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    Again, the contact patch is only stationary in the center of momentum frame (for identical balls). In other frames the patch is moving and work is done.

    In the center of momentum frame there is no work done on either ball. There is a force at the contact patch, but that contact patch is not moving so the energy transfered (work) at the contact patch is 0. Instead, energy is converted internally within each ball from kinetic, to elastic, and back to kinetic, without any work transferring energy from one ball to the other.
     
  8. Apr 8, 2016 #7
    That's a bad assumption for point particles. Actually, it takes some time for a collision to occur and it happens over some distance. For example, two electrons repel each other with a force that goes as 1/r^2, so actually the "collision" goes on over infinite range.
     
  9. Apr 8, 2016 #8
    The OP is asking about an inelastic collision, so K.E. of each ball changes. Let's assume equal masses, equal initial velocity toward each other and for simplicity assume a totally inelastic collision so the balls meet and stop moving. In the cm frame, the total momentum is zero before and after the collision but there is a change in total K.E. as well as K.E. of each ball. How can that happen without work being done?
     
  10. Apr 8, 2016 #9
    This is another good example to reaffirm our understanding of the fact that work is a frame-dependent quantity. As Dale correctly points out:

    From the frame of reference of the center of mass of one of the balls, work is done by the other ball at the interface. The interface is moving toward the center of mass of the ball during the initial part of the contact interval, and the interface is moving away from the center of mass during the latter part of the contact interval (and there is force acting at the interface during the entire contact interval). The amount of work at any time during the contact translates into stored elastic energy plus kinetic energy of the parts of the ball moving relative to the center of mass. However, if the system is symmetric, the net amount of work done on the ball during the total contact is close to zero.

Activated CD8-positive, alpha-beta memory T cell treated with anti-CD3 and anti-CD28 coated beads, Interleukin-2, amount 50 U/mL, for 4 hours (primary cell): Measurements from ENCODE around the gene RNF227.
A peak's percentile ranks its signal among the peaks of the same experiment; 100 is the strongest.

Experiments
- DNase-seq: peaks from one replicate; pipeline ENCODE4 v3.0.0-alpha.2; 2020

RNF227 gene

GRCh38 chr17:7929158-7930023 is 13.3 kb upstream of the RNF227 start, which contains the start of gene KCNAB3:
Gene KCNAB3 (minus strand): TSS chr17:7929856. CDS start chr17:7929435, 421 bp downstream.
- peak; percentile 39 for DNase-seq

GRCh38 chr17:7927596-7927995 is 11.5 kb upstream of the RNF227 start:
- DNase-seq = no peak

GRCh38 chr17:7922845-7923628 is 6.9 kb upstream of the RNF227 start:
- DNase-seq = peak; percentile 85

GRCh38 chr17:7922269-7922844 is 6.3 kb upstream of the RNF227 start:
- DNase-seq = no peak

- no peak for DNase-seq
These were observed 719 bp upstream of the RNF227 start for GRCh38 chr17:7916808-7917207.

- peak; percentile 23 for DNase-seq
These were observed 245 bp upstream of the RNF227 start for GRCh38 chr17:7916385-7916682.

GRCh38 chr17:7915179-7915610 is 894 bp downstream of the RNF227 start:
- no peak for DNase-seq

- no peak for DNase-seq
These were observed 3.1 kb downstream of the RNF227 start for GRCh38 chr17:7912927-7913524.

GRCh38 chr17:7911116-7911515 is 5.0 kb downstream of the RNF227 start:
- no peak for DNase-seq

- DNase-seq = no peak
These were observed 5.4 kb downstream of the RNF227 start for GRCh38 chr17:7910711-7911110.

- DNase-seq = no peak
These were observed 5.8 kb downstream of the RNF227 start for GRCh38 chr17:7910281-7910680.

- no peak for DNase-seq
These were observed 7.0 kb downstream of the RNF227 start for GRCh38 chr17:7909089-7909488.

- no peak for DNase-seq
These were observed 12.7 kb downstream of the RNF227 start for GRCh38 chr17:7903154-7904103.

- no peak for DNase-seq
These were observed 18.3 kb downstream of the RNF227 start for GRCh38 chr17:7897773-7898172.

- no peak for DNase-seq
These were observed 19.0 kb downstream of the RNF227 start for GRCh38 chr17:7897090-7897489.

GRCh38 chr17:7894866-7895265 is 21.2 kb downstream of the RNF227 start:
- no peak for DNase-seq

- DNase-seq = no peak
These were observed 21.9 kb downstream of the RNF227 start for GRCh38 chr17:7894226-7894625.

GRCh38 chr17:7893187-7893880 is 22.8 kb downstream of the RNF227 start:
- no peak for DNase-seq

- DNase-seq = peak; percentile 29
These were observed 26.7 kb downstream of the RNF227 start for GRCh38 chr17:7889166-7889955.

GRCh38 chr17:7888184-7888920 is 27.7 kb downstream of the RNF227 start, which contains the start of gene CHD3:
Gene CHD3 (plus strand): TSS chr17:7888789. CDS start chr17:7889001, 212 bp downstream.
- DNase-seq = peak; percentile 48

11. Apr 8, 2016 #10

    Dale

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    The KE is not transfered to another object it just changes form internally. If the collision is elastic then the KE goes into elastic potential energy and back to KE. If the collision is inelastic then it goes into thermal energy or acoustic energy or whatever. Either way no work is done because no energy is transfered in or out of the ball, it just changes form within the ball. (In the center of momentum frame)

    In frames where the contact patch is moving then work is done. Energy is lost by the trailing ball and gained by the leading ball. In such frames there is still an internal conversion of energy, but it is not complete and there is always some KE remaining.
     
  12. Apr 9, 2016 #11
    Thanks for the replies! Take as an example a collision between two balls. At the contact point there is a force [itex]f[/itex] acting on the one ball and a force [itex]-f[/itex] acting on the other. Supposing that these forces do work, then, since the two balls move at the same speed during the collision time interval and so their displacement is the same, can I say that [itex]dW_1+dW_2=0[/itex] (i.e. the two works done by the two forces are equal and opposite)? This would imply the conservation of kinetic energy for the system composed of the two balls. If this holds true, conservative or not would not make any difference. Newton third law (which I used here) is valid for non conservative forces too, so the two works should add up to zero in any case (conservative or not). I am missing something here but I don't see where.